Saturday 23 June 2018

'Let's not push Al Porter over the edge...a person is not a commodity', says bishop

Al Porter was hit with allegations of inappropriate behaviour. Photo: David Conachy
Al Porter was hit with allegations of inappropriate behaviour. Photo: David Conachy
Melanie Finn

Melanie Finn

A bishop has appealed for people to be more understanding towards comedian Al Porter after his recent fall from grace.

Dublin's Auxiliary Bishop Eamonn Walsh has said he would like to see less judgment in the new year when it comes to the former Today FM and TV3 presenter.

Porter was forced to resign from a number of jobs after he was hit with a wave of allegations of inappropriate behaviour last November.

In his annual Christmas homily, the senior clergyman with special responsibility for Tallaght referred to the troubles faced by a "local comedian" and said: "May heads on plates be off the menu in 2018."

Expanding on what he said in Mass and in a message sent to a local publication, he told the Irish Independent how there was always two sides to every story.

"Let's not jump to judgment without the facts and we have to be aware that there may be judicial proceedings down the line so I wouldn't like to say anything that would interfere with that," he said.

"He's a man who has spoken out about difficulties with mental health issues and we do not want to push him over the edge and you have to think there's always people behind these things. A person is not a commodity - we all have family and friends. Everybody's so self-righteous these days."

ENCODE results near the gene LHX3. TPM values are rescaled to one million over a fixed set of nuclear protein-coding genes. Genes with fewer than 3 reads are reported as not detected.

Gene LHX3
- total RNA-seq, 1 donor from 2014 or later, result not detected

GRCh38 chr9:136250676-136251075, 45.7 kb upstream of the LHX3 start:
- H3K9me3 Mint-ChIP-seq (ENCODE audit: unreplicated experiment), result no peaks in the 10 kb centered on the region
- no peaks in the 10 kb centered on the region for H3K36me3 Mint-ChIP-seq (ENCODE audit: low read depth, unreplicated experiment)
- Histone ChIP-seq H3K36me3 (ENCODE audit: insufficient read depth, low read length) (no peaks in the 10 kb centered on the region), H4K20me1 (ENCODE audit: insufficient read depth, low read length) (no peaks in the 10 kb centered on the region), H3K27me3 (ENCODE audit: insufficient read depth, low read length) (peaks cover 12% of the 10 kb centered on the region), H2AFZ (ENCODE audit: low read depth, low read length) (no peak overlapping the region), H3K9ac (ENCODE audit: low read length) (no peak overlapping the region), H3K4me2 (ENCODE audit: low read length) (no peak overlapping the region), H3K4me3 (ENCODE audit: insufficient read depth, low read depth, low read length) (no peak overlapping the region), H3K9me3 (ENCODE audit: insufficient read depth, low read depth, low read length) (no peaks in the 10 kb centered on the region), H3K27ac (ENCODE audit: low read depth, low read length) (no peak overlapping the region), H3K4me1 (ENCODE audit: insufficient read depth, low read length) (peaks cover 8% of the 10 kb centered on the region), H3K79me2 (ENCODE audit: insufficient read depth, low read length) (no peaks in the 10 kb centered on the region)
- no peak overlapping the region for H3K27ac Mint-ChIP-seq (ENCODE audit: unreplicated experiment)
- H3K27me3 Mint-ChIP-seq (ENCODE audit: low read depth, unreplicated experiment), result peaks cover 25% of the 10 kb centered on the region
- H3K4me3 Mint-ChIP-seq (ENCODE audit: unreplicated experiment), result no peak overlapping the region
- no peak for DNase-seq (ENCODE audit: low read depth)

Bishop Walsh, who's also a qualified barrister, said in any situation it's never just black or white. When asked about speaking out in a public show of support, he added: "All I did was send a message. I'm happy to stand over what I said."

In his annual message, he said at one Mass attended by Mr Porter's mother Marian - a parish secretary - that he hoped to see some positive changes in 2018. He expressed his wish that this would be the year that: "We allow justice to take its course, and not usurp it through public condemnation, humiliation and sentence without trial.

"May the darkness that was visited on our local comedian, before justice to all could be processed, be replaced with balance, proper proportion and fair play, so that he may feel free and welcome to make us laugh again."

Irish Independent

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